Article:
– this not only helps you gain experience, but also allows you to make contacts and       search for any openings in local improv groups

3. Check for auditions being held by local improv groups

– postings can be found in newspapers, on college and university campuses, and        online

4. Go to improv shows

– arrive early or stay later to speak with the performers and ask if you would have a        chance to audition for their group

 

Tips for the Onstage Experience

– Agree; first response to your partner while performing improv should be “Yes,   and..”

– you’re not just agreeing to what your partner said, but you’re also giving yourself an     opportunity to add information and better define what’s going on in the situation/scene

– Justify; information can get confused and illogical in improvisation, so if   something contradictory or absurd comes up in the performance, try to make   sense of it or explain why it’s so

– Commit; create a believable and sturdy world, then perform in that world

– when you commit to your partners, the characters, the scene, and your choices,     funny material will show up easier and more organically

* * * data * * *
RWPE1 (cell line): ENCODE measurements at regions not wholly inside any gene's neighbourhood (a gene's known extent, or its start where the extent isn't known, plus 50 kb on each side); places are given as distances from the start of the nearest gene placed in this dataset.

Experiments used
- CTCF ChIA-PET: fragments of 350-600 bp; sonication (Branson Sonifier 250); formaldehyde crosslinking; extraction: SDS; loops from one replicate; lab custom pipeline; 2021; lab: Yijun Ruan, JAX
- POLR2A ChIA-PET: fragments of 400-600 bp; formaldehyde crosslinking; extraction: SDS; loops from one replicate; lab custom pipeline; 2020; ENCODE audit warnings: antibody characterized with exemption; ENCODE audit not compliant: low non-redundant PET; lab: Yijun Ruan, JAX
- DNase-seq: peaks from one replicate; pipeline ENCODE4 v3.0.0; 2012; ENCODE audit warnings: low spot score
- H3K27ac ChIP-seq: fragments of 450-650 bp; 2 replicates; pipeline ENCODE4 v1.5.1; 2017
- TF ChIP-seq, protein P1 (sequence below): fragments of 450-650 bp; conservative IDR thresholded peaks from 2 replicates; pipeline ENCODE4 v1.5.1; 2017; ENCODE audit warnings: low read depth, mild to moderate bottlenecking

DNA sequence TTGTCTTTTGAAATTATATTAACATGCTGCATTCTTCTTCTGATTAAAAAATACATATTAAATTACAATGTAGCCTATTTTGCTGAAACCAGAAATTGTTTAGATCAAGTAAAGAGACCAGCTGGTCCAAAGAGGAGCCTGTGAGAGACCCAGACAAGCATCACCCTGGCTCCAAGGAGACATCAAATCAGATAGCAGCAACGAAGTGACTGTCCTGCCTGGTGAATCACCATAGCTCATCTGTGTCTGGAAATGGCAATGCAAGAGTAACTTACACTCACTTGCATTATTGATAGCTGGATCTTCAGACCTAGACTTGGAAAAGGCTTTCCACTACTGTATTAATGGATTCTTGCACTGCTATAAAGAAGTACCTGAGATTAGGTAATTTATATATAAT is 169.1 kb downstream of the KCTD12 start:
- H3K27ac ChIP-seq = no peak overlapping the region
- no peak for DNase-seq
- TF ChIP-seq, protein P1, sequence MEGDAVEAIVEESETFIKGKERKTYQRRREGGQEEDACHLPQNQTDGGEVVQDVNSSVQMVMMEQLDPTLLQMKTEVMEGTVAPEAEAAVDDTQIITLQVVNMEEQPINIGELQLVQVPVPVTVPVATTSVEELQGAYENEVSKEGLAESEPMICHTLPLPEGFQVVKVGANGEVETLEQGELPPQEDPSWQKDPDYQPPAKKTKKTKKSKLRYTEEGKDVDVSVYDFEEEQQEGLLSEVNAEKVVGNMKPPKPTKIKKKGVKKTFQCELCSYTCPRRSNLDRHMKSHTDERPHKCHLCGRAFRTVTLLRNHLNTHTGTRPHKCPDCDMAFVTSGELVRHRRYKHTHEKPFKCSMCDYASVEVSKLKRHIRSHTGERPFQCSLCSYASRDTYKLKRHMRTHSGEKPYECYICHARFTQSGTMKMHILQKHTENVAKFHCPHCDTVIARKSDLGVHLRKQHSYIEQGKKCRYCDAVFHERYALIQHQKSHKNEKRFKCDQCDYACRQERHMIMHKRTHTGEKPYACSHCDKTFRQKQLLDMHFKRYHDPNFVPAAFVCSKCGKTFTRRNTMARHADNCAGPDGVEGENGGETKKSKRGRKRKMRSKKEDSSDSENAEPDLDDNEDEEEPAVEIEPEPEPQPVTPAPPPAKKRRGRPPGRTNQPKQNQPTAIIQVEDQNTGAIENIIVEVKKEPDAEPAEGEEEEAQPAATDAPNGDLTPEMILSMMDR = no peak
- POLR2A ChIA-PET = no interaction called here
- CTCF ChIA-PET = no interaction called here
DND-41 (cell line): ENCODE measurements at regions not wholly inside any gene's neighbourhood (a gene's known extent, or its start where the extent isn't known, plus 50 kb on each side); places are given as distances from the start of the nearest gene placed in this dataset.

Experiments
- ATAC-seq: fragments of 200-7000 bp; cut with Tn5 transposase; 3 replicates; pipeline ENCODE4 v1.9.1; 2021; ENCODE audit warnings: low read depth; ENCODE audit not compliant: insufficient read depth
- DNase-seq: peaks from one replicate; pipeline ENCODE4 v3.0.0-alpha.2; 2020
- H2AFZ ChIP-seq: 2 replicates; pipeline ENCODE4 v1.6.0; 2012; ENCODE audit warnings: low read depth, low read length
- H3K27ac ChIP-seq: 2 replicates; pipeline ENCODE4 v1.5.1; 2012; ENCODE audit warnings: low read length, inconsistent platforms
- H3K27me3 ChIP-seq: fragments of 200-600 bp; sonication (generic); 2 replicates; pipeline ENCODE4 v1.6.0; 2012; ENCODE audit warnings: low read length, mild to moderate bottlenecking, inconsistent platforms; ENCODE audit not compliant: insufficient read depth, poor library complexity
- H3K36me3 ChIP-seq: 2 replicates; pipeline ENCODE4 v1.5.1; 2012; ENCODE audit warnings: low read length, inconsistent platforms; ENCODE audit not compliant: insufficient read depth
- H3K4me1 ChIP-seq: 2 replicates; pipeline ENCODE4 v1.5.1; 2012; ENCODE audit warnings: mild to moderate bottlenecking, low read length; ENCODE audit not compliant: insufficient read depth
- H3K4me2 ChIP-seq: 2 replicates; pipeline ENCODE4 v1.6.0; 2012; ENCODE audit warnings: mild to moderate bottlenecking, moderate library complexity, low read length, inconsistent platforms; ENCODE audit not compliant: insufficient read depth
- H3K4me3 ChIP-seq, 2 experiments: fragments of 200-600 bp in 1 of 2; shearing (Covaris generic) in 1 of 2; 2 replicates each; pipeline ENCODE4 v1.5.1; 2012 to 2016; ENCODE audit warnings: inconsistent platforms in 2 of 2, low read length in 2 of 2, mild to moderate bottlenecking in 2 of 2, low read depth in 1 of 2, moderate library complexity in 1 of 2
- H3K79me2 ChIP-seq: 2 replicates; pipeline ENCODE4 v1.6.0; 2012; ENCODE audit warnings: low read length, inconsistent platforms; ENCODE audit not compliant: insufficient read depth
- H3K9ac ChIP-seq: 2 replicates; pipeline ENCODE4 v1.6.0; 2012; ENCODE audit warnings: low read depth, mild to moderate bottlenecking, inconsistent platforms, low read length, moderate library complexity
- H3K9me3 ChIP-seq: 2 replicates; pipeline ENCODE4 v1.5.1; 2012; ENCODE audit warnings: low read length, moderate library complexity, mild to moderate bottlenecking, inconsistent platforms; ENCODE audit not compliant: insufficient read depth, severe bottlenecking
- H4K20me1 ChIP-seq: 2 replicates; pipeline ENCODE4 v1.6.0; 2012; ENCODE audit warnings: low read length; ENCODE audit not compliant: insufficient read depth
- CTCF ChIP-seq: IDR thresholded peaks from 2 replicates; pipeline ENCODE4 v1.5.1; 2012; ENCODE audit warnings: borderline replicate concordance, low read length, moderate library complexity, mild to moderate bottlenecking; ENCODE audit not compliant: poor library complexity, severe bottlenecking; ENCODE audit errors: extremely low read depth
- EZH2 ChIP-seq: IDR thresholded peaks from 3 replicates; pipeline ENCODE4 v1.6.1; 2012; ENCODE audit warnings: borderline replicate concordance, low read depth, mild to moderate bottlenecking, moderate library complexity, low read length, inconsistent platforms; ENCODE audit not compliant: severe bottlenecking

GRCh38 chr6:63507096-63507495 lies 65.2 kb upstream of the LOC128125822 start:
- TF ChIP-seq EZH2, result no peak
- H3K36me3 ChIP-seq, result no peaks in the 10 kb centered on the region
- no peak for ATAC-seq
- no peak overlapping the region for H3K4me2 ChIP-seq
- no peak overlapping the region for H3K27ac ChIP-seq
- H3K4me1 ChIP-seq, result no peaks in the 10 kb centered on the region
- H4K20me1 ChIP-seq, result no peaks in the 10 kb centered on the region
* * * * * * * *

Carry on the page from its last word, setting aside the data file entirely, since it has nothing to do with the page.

– ironic detachment is the worst attitude to have onstage, and making jokes about your     scene will never endear you to your audience

 

 

Bibliography

“History of Improv.” Creativity Engineering. Creativity Engineering ™. 24 Jan. 2012. <http://www.creativity-engineering.com/history.html&gt;

“How to Do Improv Comedy.” wikiHow. 1 Sept 2011. 24 Jan. 2012. <http://www.wikihow.com/Do-Improv-Comedy&gt;

“How to Join an Improv Comedy Group.” eHow. 2 Feb. 2011. 23 Jan. 2012. <http://www.ehow.com/how_2092279_join-improv-comedy-troupe.html&gt;

MacLeod, Hugh. “Improv Relationships.” Learn Improv. 23 Jan. 2012. <http://learnimprov.com/?page_id=67

Reed, Stacey. “What is Improv?” About.com: Phoenix. 17 Jul. 2011. 24 Jan. 2011. <http://phoenix.about.com/od/theatreandconcerts/a/improv_2.htm&gt;

Roehl, Bernie. “Improvisational Theatre.” Improv Comedy. 24 Jan. 2012. <http://www.improvcomedy.org/general.html&gt;